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We may well find ourselves saying to children "Be systematic!", or words to that effect.
However, we cannot expect learners to work systematically without articulating what it means and why it is such an important mathematical skill.
What does it mean to 'work systematically'?
In the context of problem solving, we could think about working systematically as working in a methodical and efficient way which could clearly show others that we are using a pattern or system.
Where do we start?
Encouraging very young children to play with sets of objects or cards and to find ways to sort them is a very useful starting point. The Early Years Foundation Stage activities 'Collecting' and 'Packing', found here
, set the seeds for this. In Sort the Street
, pictures of houses provide the stimulus and learners are challenged to sort them in as many ways as possible. In order to do this, they have to identify as many attributes as they can and recognise what is the same and what is different when making comparisons.
When asked to find all possibilities, rather than working on something they have been given
(as is the case with sorting activities), children are required to generate something new
. At first they are likely to do this in a random way. If you help them to sort their randomly-generated possibilities, then they can see which ones are missing. This helps children
understand what working systematically means so they can begin to generate systematically too. In this way, sorting activities are very valuable in laying the foundations for systematic approaches.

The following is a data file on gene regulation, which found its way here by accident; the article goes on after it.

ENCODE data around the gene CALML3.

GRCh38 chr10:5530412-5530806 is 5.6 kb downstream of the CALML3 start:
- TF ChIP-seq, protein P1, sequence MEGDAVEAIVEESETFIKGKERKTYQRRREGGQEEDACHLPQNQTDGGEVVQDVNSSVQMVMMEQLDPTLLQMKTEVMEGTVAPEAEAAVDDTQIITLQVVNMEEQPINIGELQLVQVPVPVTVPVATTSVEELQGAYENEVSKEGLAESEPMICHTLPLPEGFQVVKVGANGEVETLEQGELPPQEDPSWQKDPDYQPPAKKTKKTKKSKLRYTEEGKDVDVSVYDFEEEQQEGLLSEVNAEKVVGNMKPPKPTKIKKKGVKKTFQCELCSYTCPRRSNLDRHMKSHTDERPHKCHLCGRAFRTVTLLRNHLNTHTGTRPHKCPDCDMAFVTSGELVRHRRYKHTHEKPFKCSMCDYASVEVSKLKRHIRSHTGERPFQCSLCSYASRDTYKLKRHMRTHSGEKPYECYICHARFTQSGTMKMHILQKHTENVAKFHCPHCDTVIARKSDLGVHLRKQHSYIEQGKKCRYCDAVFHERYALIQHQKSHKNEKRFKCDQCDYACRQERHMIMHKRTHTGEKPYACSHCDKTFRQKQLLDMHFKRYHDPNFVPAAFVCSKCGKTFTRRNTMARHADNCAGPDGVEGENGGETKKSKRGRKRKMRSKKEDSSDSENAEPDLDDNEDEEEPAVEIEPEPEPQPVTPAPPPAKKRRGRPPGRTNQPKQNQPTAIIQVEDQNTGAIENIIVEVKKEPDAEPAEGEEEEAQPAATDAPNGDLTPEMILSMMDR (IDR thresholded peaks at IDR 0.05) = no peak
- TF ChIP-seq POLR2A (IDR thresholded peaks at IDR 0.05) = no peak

When is being able to work systematically useful?
Finding all possibilities
A good place to start with children is problems which entail finding all possibilities. These are
an ideal context in which they can become fluent with the skill. In this type of problem, having a system ensures that you don't leave any options out. There are many of this type of activity on NRICH,
for example Three Ball Line Up
, A City of Towers
and Two Dice
at lower primary and Sealed Solution
, Factor Lines
and Reach 100
at upper primary. You could try three of these in succession with your class so, having worked on one, they have the opportunity to apply the
approach in two new contexts soon afterwards.
It is then useful to show children how they can use the skill to help them solve other types of problems.
Ordered Ways of Working
i) Structuring a method for solving a problem
Systematic working is a useful tool for tackling many other kinds of problem. For example in Growing Garlic
, a challenging lower primary activity, trying out possible answers in a methodical way gives you insight into the situation and reveals patterns which could ultimately lead to a full solution.
ii) Working in an order to reach the solution
A Mixed-up Clock
is a logic problem that involves using the information provided to work out where the numbers are on the clock face. In this case, you can only reach the solution by using the clues in a particular order and it is this ordering that constitutes a systematic approach.
One of Thirty Six
and What Do You Need?
are also examples of this type of task.
For activities which provoke systematic working at secondary level, see the Developing Systematic Approaches feature
This article has hopefully helped you to think about how to structure the experiences that you could give children to support them in developing the important mathematical skill of working systematically. If they start young and have ‘themed’ experiences, as suggested above, then they will be more confident at applying this approach.
This article was published as part of the Working Systematically feature
There are many more NRICH activities that offer opportunities for you and the children to work systematically. You can find them in our Working Systematically collections